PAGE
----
If you are considering applying to serve as a volunteer with the U.S. Peace Corps, one of your main concerns during the application process may be whether you will pass the medical screening required by the Peace Corps. In recent years, the order of the application process has shifted and now the medical screening takes place after an applicant receives their invitation to serve as a volunteer. This can limit the amount of time that you have to complete your medical paperwork before you are scheduled to leave for service. One way to speed the process along is to make sure that you have your immunizations up-to-date.
Get Boosters and Immunizations You Would Normally Get
The U.S. Center for Disease Control has helpful information regarding suggested vaccines. Any time before your medical paperwork is due, you should consider making sure that you are up-to-date with all of the suggested vaccines for your age. If you do not know if you were vaccinated as a child or are unable to prove that you were vaccinated, you may be asked to complete an anti-body test or get vaccinated a second time before you can leave for service.
By making sure you are current with your vaccines before your paperwork is due, you can spread out the cost and distribution of vaccines over the year before you leave for service instead of having to get several vaccines at once in the month before you leave.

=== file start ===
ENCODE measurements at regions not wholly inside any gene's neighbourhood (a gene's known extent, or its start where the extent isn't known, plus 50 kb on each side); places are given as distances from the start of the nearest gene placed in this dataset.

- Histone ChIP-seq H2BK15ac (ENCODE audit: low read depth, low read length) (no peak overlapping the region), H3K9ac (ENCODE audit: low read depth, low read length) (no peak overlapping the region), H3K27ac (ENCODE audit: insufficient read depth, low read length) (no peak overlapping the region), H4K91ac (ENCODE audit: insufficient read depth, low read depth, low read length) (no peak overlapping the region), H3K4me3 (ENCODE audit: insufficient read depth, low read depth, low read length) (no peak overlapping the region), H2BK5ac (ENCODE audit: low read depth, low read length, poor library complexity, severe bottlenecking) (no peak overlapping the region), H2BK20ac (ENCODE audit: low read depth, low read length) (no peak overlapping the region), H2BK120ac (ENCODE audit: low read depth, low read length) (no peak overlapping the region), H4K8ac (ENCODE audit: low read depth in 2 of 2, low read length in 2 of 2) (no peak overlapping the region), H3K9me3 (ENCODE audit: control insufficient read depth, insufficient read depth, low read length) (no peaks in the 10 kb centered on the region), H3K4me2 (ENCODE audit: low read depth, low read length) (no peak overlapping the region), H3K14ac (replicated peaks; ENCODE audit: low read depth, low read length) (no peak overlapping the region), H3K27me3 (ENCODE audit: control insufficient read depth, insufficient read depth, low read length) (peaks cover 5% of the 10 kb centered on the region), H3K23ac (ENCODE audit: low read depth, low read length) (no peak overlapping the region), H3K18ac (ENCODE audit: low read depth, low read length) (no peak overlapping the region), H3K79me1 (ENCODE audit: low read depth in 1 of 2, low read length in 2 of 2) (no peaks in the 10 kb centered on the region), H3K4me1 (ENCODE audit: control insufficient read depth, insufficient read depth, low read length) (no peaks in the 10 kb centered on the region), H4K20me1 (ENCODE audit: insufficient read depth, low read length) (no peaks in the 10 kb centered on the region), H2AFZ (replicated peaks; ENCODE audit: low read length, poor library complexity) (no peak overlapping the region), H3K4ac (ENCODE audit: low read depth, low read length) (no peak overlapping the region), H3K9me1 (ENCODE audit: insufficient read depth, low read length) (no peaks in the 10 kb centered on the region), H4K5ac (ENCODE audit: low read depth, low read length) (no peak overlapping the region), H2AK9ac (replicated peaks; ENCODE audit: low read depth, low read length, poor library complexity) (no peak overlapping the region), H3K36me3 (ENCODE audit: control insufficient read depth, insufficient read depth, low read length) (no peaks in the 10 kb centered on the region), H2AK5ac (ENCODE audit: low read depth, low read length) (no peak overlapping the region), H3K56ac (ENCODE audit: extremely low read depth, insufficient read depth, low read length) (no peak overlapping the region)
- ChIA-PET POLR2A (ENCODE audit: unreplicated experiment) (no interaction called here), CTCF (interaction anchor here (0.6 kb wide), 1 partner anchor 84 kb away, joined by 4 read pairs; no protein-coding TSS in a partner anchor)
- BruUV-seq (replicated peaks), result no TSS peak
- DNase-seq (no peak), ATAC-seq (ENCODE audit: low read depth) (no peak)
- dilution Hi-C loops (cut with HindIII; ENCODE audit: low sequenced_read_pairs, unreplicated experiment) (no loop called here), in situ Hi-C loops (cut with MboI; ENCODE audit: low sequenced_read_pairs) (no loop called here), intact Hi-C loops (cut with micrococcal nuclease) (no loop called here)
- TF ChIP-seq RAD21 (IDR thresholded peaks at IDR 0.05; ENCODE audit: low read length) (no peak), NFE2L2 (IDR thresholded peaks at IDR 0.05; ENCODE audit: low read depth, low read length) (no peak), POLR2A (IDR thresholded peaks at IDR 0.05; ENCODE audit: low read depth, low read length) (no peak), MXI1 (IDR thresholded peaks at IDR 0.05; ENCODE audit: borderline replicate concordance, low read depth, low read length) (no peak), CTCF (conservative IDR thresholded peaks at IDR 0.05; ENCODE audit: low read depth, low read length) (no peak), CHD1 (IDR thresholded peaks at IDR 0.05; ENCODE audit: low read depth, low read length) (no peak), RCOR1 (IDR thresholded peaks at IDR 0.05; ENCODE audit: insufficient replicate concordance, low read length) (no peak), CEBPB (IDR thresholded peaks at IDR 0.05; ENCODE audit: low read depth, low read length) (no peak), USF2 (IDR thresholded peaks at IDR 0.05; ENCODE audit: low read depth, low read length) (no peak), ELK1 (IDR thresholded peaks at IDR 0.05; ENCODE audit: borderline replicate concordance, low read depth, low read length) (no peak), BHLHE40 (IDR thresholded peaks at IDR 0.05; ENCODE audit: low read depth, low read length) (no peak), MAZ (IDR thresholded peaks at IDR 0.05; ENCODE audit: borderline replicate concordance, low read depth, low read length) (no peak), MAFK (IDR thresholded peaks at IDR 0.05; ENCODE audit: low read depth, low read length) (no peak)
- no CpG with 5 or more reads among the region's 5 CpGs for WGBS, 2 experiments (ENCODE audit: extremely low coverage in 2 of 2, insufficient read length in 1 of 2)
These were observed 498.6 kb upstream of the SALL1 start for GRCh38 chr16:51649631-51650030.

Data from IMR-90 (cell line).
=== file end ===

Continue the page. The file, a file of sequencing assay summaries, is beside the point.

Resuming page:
Consider Age-Based Immunizations That Are Usually Considered Voluntary
Some vaccines, such as the HPV vaccine, may not be required for Peace Corps service. However, if you are approaching the age limit for the vaccine and think you might want to get it, you should make sure to get vaccinated before you leave for service. The vaccine may not be available in your country of service and you may miss the age window for the vaccine if you do not get it before you leave.
Wait to Get Country-Specific Vaccinations Until You Get a List From the Peace Corps Medical Office
Although you may want to get a jump on required vaccinations, you should not start getting country-specific vaccinations, such as ones for yellow fever, until you get a list from the medical office. This is because many of these vaccines may be offered free-of-charge by Peace Corps staff once you are in your country of service.
Making sure that you are up-to-date with your vaccines and that you have access to your vaccination records can make the medical clearance process easier and faster. Contact a medical group, such as the Rocky Mountain Family Physicians, for more information.